A Department of Homeland Security medical team investigating the death of an 8-year-old girl in South Texas told U.S. border officials that their system of care for migrants is unsafe and needs a major overhaul, according to an internal memo obtained by The Washington Post. The June 8 memo from DHS acting chief medical officer Herbert Wolfe said the Border Patrol station where Anadith Reyes Álvarez and her family were held “lacked sufficient medical engagement and accountability to ensure safe, effective, humane and well-documented medical care.” The child was not treated by a doctor despite worsening flu symptoms, a fever that reached 104.9 degrees, and medical history of sickle cell disease and heart problems. After eight days in custody, Anadith had a seizure and died on May 17. Wolfe’s memo to U.S. Customs and Border Protection (CBP) acting commissioner Troy Miller describes an ad hoc system with little ability to manage medical records, poor communication among staff, and a lack of clear guidelines for seeking help from doctors outside the border agency. The Harlingen border station where Anadith and her family were held, was designated by CBP for medical isolation cases and had a list of on-call doctors and pediatricians that was so rarely used it was “out of date,” according to Wolfe’s memo.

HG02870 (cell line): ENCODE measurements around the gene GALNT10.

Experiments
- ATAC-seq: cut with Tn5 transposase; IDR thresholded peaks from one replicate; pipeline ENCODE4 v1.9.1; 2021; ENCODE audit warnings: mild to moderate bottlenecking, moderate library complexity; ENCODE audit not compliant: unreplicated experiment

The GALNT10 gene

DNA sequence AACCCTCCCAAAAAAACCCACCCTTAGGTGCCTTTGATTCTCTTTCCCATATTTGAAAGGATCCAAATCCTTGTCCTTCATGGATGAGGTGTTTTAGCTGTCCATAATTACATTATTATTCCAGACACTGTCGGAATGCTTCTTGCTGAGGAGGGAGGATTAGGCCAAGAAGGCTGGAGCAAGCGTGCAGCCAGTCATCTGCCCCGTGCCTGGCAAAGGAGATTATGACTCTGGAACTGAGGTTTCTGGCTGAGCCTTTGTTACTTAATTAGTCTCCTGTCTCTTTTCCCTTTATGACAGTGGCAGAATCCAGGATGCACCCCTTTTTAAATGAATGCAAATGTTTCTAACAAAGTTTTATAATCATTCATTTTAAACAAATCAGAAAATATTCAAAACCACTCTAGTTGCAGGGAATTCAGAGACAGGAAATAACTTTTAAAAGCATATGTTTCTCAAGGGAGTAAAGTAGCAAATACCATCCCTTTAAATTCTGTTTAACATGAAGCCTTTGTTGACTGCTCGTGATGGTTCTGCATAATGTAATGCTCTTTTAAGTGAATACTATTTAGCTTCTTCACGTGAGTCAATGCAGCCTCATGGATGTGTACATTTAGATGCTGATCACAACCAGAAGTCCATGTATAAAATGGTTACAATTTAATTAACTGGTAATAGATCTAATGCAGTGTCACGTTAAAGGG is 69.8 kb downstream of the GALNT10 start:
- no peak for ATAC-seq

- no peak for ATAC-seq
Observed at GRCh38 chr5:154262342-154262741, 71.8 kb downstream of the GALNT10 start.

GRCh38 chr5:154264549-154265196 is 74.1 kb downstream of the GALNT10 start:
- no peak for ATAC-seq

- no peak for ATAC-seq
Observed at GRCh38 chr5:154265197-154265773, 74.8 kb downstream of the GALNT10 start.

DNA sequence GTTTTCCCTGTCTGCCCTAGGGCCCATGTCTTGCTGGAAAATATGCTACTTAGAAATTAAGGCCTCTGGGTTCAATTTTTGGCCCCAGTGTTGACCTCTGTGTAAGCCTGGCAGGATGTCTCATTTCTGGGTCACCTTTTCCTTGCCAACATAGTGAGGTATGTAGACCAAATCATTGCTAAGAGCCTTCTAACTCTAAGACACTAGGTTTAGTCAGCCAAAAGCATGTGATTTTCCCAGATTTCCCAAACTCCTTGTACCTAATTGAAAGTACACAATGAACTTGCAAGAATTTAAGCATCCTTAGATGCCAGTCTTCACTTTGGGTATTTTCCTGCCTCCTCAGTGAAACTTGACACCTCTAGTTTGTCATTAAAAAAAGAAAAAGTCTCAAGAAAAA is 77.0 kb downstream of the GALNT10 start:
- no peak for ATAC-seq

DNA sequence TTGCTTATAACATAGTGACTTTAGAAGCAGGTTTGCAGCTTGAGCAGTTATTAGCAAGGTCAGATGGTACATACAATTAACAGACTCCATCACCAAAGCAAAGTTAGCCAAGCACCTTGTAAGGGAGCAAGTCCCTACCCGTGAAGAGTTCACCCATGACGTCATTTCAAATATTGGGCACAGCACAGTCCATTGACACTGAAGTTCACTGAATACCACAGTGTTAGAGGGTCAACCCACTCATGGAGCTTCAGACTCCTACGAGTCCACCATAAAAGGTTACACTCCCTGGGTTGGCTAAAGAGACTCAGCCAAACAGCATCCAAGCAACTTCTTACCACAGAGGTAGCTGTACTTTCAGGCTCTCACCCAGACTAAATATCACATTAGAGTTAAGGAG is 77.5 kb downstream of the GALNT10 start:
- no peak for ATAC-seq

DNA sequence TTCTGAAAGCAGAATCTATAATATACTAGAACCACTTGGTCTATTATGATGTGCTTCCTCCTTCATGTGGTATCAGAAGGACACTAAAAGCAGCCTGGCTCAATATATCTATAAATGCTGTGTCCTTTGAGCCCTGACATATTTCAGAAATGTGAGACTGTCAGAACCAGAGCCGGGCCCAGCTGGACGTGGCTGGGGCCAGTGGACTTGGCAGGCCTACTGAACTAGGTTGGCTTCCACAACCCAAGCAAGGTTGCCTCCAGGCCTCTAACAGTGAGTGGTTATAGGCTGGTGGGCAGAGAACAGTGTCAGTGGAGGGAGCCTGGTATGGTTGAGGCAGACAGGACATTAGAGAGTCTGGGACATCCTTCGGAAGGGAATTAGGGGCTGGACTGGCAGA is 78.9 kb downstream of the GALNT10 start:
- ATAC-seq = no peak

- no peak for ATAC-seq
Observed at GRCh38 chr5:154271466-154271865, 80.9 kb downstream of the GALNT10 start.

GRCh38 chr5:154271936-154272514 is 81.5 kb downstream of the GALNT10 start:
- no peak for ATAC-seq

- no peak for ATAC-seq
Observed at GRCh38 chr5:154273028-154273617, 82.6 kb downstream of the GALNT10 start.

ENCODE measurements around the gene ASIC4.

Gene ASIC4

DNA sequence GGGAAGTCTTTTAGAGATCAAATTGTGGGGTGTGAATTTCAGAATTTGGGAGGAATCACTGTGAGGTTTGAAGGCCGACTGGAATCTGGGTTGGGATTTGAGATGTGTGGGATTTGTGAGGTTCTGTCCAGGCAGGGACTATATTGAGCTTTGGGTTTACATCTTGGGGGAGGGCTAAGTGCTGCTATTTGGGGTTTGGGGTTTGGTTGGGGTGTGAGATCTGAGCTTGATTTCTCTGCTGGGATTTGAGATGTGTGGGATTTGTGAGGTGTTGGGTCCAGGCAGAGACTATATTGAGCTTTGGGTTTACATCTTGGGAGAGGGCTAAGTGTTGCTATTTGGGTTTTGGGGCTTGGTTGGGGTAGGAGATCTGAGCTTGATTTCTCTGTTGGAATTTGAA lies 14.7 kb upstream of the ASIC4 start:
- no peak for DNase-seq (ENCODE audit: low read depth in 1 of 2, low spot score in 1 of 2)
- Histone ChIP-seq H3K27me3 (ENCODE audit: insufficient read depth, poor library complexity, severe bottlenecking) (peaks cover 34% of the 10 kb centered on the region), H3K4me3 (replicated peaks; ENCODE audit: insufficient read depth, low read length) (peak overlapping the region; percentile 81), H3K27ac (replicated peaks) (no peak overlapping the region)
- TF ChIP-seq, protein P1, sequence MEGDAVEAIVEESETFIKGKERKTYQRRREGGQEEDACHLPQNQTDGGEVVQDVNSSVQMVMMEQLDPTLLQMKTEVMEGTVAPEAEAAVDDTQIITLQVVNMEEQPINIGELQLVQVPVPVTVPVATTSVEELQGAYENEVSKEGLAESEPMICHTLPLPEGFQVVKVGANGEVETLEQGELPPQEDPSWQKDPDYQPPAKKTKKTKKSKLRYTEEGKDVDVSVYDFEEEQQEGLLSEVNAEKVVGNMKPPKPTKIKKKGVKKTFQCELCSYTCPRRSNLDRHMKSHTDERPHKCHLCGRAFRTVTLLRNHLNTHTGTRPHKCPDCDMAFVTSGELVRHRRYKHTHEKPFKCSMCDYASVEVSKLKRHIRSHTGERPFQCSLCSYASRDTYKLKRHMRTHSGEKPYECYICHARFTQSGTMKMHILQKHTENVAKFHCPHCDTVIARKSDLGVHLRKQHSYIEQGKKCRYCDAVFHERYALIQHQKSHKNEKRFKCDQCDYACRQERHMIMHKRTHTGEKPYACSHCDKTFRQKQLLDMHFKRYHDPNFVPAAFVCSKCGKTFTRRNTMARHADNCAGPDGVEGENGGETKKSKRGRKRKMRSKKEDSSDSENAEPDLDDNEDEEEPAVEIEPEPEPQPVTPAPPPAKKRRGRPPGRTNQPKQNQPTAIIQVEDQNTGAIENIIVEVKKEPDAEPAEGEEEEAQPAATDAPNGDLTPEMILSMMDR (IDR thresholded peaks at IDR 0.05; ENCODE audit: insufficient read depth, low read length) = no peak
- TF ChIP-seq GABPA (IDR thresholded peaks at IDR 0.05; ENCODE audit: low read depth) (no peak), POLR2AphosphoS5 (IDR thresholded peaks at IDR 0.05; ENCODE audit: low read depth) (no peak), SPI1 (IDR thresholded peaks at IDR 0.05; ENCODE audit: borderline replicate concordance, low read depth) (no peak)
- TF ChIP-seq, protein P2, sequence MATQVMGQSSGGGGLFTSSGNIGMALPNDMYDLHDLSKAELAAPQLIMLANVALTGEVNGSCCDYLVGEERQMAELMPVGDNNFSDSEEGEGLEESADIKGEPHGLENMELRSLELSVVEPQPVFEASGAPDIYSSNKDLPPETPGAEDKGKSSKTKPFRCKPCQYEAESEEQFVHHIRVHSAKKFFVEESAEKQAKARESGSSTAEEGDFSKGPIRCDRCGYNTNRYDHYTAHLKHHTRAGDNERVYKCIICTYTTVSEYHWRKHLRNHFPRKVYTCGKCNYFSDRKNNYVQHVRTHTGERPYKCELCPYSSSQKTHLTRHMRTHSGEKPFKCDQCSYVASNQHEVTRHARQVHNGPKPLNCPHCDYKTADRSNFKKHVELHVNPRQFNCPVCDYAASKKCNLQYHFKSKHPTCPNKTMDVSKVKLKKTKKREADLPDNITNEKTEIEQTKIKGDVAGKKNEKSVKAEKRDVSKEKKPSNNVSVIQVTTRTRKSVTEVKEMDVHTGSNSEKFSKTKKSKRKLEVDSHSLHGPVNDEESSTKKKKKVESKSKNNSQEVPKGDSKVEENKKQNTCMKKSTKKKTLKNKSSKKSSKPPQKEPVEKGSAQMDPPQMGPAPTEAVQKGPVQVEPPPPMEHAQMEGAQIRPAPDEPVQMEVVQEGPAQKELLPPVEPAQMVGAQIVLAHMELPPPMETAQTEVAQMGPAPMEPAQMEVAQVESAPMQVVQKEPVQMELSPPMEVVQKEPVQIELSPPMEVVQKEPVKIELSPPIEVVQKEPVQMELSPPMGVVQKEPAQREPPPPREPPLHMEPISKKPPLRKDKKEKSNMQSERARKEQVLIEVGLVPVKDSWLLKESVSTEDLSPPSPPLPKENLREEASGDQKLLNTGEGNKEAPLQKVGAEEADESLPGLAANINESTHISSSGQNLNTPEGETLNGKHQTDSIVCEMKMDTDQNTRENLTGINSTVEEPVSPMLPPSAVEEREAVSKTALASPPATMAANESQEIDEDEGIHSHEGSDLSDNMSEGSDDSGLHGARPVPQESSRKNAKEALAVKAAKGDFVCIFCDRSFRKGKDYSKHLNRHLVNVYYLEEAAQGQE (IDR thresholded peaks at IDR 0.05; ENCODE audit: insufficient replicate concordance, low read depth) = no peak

A separate internal investigation into Anadith’s death is being conducted by CBP’s Office of Professional Responsibility, but it has been complicated by a lack of closed-circuit video footage from inside the Harlingen station. The camera system was flagged for repair in mid-April but was not fixed until nearly a week after Anadith’s death. Anadith’s death prompted CBP to remove chief medical officer David Tarantino last week and place U.S. border facilities under the supervision of DHS medical officials and a team of uniformed doctors from the U.S. Public Health Service who help provide care and make recommendations for additional improvements, according to CBP’s Miller. In response to the DHS memo, Miller told Wolfe the child’s death was “deeply upsetting and unacceptable.” Miller has ordered medically at-risk migrants transferred out of the Harlingen station, and the facility is no longer being used as an isolation unit. CBP is checking to make sure camera systems at its other facilities are operating properly, Miller said. CBP has told its medical contractor, Loyal Source Government Services, to “take immediate action to review practices and quality assurance plans to ensure appropriate care,” Miller said. “These are only the first of many steps that CBP will take to address the issues you raised.”